# Is there a definite integral for which the Riemann sum can be calculated but for which there is no closed-form antiderivative?

Some definite integrals, such as $\int_0^\infty e^{-x^2}\,dx$, are known despite the fact that there is no closed-form antiderivative. However, the method I know of calculating this particular integral (square it, and integrate over the first quadrant in polar coordinates) is not dependent on the Riemann sum definition. What I thought might be interesting is a definite integral $\int_a^bf(x)\,dx$ for which the limit of the Riemann sums happens to be calculable, but for which no closed-form antiderivative of $f$ exists. Of course there are some obvious uninteresting examples, like integrating odd functions over symmetric intervals, but one doesn't need Riemann sums to calculate these uninteresting examples.

Edit: To make this a bit clearer, it would be nice to have a "natural" continuous function $f(x)$ where by some miracle $\lim_{n\to\infty} \sum_{i=1}^nf(x_i)\Delta x$ is computable (for some interval $[a,b]$) using series trickery, but for which no antiderivative exists composed of elementary functions.

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I don't really understand the question. What do you mean when you say that the Riemann sum is computable? Do you mean in the formal sense of computability? – Qiaochu Yuan Feb 25 '11 at 19:30
No, I don't mean the formal sense of computable. I mean that you can actually figure out the limit. In Calculus we show our students how to find $\int_0^1x^2\,dx$ by actually taking a limit of a Riemann sum using the identity $1^2+\cdots+n^2=(1/6)n(n+1)(2n+1)$, but later it turns out we could get the answer by finding an antiderivative ($x^3/3$.) My question is whether the former step can be solved for some $f(x)$ but not the latter step. (As in writing down an actual answer.) – Grumpy Parsnip Feb 25 '11 at 20:01
Ah. I think I understand, but I would still appreciate a definition formal enough that it would be possible to answer "no" to this question. – Qiaochu Yuan Feb 26 '11 at 1:33
@Qia: And I was guessing the answer will be "yes" :-) – Aryabhata Feb 26 '11 at 1:39
@ShreevatsaR: I took it to mean that the limit of Riemann sums has a nice closed form expression for a particular interval, not in any way that indicates how it varies as the endpoints of the interval change. I.e., the closed form expression would just be a number, just like we know what $\int_0^\infty e^{-x^2}dx$ is without having knowledge of a "closed form" for an antiderivative of $e^{-x^2}$. – Jonas Meyer Feb 26 '11 at 5:58

This may not answer your question, but I read of another example of an integral which can be calculated without finding an anti-derivative in Halmos's Problems for Mathematicians, Young and Old is the integral: $$\int_{0}^{1} \int_{0}^{1} \frac{1}{1-xy} dx dy.$$ The trick here is to look at the integrand at each $x,y$ as a number $\frac{1}{1-r}$ where $0<r=xy<1$ and follow your heart.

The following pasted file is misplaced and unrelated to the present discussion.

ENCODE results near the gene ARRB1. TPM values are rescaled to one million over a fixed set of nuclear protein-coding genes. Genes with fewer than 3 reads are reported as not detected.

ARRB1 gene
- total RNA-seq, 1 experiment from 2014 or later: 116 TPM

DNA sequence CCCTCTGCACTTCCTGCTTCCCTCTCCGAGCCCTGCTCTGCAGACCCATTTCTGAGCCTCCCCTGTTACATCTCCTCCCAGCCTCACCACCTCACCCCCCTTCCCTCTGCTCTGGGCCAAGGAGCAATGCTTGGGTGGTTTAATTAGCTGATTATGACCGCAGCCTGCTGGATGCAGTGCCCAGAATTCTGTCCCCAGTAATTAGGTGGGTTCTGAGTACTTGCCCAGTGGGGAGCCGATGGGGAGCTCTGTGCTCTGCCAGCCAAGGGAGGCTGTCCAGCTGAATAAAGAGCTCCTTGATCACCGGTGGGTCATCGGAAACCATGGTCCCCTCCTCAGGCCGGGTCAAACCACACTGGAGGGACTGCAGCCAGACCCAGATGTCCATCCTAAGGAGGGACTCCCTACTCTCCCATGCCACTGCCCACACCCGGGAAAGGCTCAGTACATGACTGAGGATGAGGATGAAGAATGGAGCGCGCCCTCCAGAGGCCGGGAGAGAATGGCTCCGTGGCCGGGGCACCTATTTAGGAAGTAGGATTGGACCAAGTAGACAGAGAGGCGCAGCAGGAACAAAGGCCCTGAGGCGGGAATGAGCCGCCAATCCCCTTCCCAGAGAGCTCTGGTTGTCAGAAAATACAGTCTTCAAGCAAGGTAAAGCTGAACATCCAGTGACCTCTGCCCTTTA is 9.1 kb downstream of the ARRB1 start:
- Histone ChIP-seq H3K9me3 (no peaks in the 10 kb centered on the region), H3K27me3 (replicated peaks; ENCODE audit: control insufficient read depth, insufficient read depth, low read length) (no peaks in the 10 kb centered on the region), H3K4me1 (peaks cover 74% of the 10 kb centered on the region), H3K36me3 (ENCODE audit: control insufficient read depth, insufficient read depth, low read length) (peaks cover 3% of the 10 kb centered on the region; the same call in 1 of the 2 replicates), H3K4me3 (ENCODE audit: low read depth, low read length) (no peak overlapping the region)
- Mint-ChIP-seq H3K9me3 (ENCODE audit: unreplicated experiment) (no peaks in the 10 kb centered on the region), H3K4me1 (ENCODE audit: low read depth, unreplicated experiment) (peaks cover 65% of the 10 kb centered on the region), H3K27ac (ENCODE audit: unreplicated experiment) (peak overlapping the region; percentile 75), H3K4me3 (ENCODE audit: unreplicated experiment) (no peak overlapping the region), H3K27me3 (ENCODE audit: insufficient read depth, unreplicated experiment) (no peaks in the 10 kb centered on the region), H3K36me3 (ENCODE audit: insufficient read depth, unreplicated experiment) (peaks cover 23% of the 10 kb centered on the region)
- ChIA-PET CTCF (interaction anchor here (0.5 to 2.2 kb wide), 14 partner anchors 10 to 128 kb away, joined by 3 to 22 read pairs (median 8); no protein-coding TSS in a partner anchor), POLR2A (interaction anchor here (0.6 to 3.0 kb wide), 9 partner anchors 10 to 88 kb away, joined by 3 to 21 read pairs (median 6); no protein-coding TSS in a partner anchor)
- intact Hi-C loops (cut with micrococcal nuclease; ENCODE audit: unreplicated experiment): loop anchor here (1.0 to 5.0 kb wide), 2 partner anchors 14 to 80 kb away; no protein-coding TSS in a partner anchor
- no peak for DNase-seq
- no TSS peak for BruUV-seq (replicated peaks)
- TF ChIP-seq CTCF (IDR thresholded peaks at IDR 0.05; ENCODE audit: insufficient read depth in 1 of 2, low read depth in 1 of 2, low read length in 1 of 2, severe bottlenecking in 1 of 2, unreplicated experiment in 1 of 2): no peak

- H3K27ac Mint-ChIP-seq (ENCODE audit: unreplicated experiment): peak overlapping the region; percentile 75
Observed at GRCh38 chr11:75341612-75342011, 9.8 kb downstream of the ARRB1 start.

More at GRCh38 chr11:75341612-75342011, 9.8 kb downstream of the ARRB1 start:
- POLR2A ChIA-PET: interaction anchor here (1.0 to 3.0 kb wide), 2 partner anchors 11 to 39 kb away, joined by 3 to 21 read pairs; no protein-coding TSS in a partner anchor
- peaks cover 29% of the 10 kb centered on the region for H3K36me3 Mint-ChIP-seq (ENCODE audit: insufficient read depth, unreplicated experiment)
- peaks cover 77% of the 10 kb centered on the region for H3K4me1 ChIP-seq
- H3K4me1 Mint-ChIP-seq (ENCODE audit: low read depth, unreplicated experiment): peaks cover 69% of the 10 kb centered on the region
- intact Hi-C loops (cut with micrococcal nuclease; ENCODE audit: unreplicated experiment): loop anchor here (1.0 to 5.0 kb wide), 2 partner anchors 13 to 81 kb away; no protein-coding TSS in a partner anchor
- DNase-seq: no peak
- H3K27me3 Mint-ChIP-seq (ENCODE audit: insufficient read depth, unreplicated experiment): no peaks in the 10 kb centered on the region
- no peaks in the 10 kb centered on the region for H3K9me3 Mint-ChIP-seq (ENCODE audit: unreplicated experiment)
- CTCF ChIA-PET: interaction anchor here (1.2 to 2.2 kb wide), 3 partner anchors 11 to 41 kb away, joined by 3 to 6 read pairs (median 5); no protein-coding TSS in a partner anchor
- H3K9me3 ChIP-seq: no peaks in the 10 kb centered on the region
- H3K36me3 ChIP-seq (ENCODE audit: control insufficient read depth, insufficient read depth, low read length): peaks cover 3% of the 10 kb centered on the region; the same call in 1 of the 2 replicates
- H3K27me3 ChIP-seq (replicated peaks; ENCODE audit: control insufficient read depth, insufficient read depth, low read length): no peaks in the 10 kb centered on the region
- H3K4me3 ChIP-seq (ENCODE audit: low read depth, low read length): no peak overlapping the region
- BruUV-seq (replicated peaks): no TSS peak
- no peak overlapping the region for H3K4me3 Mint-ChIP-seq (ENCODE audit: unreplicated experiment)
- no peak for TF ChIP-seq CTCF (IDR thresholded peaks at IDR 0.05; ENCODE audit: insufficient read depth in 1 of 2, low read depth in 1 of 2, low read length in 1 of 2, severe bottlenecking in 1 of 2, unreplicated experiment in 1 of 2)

Edit:

On second thought, this answer is probably not to the point, since the solution will require a convergence theorem (monotone convergence works), and then we need an anti-derivative-less calculation of integrals of the form $\int_{0}^{1} x^k dx$. There are such (found here, for instance). In any case, the method for finding this integral invites the generalizations$$\int_{0}^{1} \cdots \int_{0}^{1} \int_{0}^{1} \frac{1}{1- x_1 x_2 \cdots x_n} dx_1 dx_2 \cdots dx_n$$ where $n>1$.

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Dirichlet function defined on $\displaystyle [0,1]$:

$\displaystyle D(x) = 0$ is x is irrational.

$\displaystyle D(x) = \frac{1}{q}$ if $\displaystyle x = \frac{p}{q}$ in a rational in reduced form, $\displaystyle q \gt 0$.

$\displaystyle F(x) = \int_{0}^{x} \ D(t) \text{d}t = 0 \ \forall \ x \in [0,1]$

Note that there is no function $\displaystyle f$ such that $\displaystyle f'(x) = D(x)$, because derivatives have the intermediate value property (see here for instance: http://www.math.wvu.edu/~kcies/teach/Fall03Spr04/451NadlerText/451Nadler101-120.pdf) and $\displaystyle D(x)$ takes only rational values.

Not really sure if this is what you are looking for, though.

If one can prove that an integral is some value, you have proven that the limit of Riemann Sums is the same value.

Anyway, hope that helps.

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Do you mean if $x=\frac{p}{q}$? – Joe Johnson 126 Feb 25 '11 at 17:11
@Joe: Yes, I do. Thanks! Edited. – Aryabhata Feb 25 '11 at 17:12
I agree that this is a (classic) example, but it's not really what I was looking for. I was hoping for a natural" function $f$ for which an antiderivative exists, but is just not useful computationally. (An antiderivative for $e^{-x^2}$ exists but not using standard functions.) – Grumpy Parsnip Feb 25 '11 at 19:22
@JIm: Yeah I guessed. Perhaps one can convert the proofs of some of the well known integrals into statements in terms of Riemann Sums... – Aryabhata Feb 26 '11 at 1:31